Americans are slowly creeping back to their non-saving and debt based spending ways: Drop in the savings rate and shift in type of debts being taken.

The personal saving rate in the United States is on a multi-decade decline.  Part of this has to do with Americans putting their money into alternative savings vehicles like 401ks and IRAs but a large part of this has to do with Americans simply not saving.  Roughly one-third of US households have no savings to speak of.  After the recession hit, the savings rate increased as Americans were forced to save money as access to credit halted and many started moving money away from stock invested vehicles.  Yet this minor trend lasted only a few years.  Americans are back to their debt spending ways but the type of debt that is being used has shifted.  One of the big drivers of debt growth in our current economy is student debt.  Credit card debt growth has slowed down but with the housing market turning around, more Americans are going into mortgage debt again.  Are we setting up another debt crisis and are we forgetting the lessons of the 2000s?

The drop in the savings rate

personal savings rate

The personal saving rate in the US hovered around 8 to 10 percent from 1959 to the early 1980s.  At this point, the trend definitely shifted much lower as Americans exchanged savings for purchases to using debt to finance immediate buying.  At certain points in the 2000s we had a negative saving rate as people spent more than they earned.  Today the personal saving rate is down to 2.7 percent.  Assuming a household makes $50,000 a year gross, the total money saved in the year is $1,350.  And we are being generous here looking at gross income and not after tax income.

One of the major reasons for this drop coincides with the drop in interest rates:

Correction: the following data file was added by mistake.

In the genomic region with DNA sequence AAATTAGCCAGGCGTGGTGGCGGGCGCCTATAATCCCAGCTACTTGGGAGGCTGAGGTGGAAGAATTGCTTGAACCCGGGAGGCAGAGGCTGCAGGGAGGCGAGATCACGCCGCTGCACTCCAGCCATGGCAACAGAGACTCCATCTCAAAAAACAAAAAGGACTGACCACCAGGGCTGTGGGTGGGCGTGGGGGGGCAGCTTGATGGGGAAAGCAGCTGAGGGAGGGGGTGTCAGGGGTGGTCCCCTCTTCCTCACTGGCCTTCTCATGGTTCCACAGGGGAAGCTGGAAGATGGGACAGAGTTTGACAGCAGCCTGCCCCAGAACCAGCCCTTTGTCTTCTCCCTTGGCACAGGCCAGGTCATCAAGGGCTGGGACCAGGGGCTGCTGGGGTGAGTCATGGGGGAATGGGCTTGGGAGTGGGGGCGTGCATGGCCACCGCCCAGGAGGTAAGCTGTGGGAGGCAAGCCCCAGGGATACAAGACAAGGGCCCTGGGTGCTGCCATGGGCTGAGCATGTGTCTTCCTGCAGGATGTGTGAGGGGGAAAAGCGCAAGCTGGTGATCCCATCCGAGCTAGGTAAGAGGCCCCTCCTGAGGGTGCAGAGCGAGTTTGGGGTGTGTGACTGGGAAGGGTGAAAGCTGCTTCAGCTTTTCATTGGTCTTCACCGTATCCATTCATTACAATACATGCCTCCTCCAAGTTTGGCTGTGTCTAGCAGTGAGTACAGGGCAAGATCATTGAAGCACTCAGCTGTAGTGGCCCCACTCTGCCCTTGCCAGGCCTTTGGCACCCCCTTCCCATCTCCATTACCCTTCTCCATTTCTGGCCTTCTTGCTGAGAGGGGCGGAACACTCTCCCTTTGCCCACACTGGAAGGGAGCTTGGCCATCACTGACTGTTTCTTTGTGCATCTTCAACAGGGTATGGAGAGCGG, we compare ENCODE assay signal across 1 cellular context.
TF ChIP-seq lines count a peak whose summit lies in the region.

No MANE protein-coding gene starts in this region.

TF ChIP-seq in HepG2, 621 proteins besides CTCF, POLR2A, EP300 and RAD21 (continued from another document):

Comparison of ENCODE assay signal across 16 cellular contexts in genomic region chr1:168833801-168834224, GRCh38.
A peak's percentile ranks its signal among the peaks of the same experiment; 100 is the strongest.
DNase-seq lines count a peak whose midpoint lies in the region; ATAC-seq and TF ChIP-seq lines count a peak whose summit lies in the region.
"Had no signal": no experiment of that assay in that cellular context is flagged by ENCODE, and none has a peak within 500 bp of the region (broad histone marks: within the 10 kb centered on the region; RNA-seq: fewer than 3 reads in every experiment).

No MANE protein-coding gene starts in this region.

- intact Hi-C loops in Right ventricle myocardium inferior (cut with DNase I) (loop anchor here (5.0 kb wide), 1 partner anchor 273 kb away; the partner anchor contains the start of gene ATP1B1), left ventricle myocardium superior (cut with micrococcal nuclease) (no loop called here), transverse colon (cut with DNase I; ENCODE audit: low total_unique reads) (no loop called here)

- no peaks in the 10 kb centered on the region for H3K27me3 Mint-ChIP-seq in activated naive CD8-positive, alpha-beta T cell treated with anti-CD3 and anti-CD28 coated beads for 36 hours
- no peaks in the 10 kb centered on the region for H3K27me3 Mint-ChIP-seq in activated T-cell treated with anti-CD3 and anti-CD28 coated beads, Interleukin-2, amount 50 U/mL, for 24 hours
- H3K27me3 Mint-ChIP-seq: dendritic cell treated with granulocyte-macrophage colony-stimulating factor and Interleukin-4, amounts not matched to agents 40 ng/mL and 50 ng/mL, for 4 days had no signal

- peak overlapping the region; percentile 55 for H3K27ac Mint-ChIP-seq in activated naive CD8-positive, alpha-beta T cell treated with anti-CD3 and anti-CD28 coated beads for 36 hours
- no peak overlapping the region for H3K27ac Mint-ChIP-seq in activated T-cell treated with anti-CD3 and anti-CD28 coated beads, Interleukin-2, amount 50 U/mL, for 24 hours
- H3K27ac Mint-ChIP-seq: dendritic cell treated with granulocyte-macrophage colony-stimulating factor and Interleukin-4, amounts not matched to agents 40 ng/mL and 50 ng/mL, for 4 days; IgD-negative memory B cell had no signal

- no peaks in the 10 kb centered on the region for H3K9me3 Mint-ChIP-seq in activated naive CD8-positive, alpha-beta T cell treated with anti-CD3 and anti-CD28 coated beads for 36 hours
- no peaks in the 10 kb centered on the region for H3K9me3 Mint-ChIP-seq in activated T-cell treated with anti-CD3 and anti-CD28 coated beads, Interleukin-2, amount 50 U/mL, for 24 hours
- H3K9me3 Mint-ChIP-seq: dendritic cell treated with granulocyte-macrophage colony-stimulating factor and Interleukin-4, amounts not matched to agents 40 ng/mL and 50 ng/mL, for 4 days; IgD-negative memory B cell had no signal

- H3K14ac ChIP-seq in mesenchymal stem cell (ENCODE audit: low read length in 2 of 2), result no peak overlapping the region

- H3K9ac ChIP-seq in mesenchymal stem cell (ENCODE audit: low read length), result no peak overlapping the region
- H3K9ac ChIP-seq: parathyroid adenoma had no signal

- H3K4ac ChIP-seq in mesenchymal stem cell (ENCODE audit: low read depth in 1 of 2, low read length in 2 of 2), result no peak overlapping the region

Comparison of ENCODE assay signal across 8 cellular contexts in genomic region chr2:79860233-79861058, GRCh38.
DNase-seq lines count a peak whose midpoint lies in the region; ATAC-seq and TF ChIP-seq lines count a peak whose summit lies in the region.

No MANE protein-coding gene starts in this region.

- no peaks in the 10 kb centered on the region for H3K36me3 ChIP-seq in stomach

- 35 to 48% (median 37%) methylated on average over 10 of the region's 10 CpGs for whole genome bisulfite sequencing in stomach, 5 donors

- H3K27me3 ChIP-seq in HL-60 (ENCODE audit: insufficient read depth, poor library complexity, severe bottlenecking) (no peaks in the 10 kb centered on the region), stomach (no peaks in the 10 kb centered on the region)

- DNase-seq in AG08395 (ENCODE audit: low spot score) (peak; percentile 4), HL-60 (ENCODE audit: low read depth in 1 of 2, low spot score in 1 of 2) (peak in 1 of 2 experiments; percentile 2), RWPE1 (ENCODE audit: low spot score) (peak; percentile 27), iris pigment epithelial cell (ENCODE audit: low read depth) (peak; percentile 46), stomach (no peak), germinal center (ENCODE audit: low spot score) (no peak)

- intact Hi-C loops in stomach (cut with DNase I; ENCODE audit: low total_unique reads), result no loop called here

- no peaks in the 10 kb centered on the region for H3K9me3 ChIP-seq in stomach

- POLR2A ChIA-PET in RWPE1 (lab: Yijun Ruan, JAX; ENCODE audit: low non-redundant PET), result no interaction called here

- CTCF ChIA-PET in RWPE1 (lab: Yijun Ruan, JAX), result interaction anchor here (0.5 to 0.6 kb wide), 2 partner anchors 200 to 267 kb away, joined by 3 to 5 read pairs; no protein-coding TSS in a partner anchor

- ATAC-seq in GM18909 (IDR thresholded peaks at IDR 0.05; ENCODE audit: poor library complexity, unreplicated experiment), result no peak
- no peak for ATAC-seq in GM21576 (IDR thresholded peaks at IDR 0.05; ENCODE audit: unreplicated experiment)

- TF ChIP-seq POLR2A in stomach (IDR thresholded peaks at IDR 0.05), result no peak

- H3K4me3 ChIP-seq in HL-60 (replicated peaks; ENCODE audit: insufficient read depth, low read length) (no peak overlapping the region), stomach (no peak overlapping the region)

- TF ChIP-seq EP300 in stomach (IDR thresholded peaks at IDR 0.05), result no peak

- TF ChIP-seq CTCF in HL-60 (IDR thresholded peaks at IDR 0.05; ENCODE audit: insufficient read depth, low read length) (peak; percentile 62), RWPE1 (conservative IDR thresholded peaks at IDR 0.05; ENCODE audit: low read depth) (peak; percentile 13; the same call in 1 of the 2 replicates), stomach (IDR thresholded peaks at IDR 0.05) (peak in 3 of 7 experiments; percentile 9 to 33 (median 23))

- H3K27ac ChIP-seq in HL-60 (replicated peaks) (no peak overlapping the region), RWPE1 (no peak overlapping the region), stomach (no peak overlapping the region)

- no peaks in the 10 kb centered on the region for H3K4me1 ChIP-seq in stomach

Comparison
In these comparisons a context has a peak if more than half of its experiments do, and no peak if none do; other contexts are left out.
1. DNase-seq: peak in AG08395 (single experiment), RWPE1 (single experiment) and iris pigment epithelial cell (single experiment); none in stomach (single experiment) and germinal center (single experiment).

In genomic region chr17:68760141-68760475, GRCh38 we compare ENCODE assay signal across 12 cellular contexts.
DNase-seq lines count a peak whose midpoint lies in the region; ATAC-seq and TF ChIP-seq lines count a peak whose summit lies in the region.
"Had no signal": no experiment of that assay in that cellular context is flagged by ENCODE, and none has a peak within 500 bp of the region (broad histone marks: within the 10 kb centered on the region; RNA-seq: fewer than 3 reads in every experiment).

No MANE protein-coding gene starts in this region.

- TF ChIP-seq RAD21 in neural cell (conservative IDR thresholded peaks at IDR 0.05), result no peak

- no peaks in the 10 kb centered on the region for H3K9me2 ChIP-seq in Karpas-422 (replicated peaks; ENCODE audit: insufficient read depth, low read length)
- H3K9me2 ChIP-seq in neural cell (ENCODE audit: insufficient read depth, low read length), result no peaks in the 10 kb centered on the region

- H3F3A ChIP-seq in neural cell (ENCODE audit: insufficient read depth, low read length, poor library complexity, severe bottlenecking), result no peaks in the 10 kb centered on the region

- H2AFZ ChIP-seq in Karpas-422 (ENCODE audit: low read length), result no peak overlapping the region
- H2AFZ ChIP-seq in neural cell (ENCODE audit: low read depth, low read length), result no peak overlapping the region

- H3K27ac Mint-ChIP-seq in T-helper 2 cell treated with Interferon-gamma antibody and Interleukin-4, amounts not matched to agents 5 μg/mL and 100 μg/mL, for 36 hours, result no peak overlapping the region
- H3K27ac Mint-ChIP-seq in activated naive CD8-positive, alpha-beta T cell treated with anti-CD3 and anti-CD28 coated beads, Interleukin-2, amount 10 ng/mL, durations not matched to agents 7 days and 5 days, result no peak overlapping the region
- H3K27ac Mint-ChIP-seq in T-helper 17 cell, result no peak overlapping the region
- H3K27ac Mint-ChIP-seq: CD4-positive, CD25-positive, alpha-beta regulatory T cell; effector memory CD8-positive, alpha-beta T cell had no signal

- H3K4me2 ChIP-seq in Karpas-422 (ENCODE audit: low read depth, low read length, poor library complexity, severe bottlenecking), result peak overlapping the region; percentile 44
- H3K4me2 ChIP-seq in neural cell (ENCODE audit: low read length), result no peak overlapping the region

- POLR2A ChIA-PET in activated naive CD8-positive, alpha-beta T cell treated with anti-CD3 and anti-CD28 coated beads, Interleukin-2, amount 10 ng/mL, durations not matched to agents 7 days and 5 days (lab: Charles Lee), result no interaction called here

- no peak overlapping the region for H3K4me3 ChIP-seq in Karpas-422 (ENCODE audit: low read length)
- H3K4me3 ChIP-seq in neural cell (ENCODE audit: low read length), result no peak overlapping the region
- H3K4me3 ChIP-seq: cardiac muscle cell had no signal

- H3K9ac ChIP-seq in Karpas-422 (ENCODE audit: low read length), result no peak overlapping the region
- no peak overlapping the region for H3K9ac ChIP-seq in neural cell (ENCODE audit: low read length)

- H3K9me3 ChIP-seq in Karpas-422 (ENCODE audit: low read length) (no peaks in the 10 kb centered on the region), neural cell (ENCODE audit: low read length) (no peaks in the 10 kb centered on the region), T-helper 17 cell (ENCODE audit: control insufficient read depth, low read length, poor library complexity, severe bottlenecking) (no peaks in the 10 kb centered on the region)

money market account

Money market funds that pay better than regular bank saving accounts are paying about 0.5 percent interest. At this rate, inflation is eroding your savings and the money market account is basically a placeholder for your money.  Keep in mind that regular bank saving accounts are paying close to zero percent.  The Fed has setup an environment where people that save through these conservative channels will lose.  That is guaranteed simply by inflation eating away your purchasing power.  So many people are spending but do not have the income from savings to do this.  Many are opting to spend via debt.

New forms of debt

The biggest increase in debt for non-housing debt is coming from student debt:

non-housing-debt-and-student-debt-2

Source:  New York Fed

Student debt is now well over $1 trillion and is the largest non-housing related debt in our country.  Credit card debt, auto debt, and other kinds of debt have only modestly grown since the recession ended.  Student debt has gone on an unrelenting path upwards adding close to $800 billion in debt over the past decade.  This is a problem especially when many graduates are finding their more expensive degree is not yielding the returns they expected in the current market.  Unlike a car or a home, there is no collateral after you have a degree.  You need to think wisely about the degree you pursue and how deeply in debt you are willing to go.

Credit card debt doesn’t seem to be the new choice of debt either adding more evidence that student debt is the big drag in the current debt economy:

revolving credit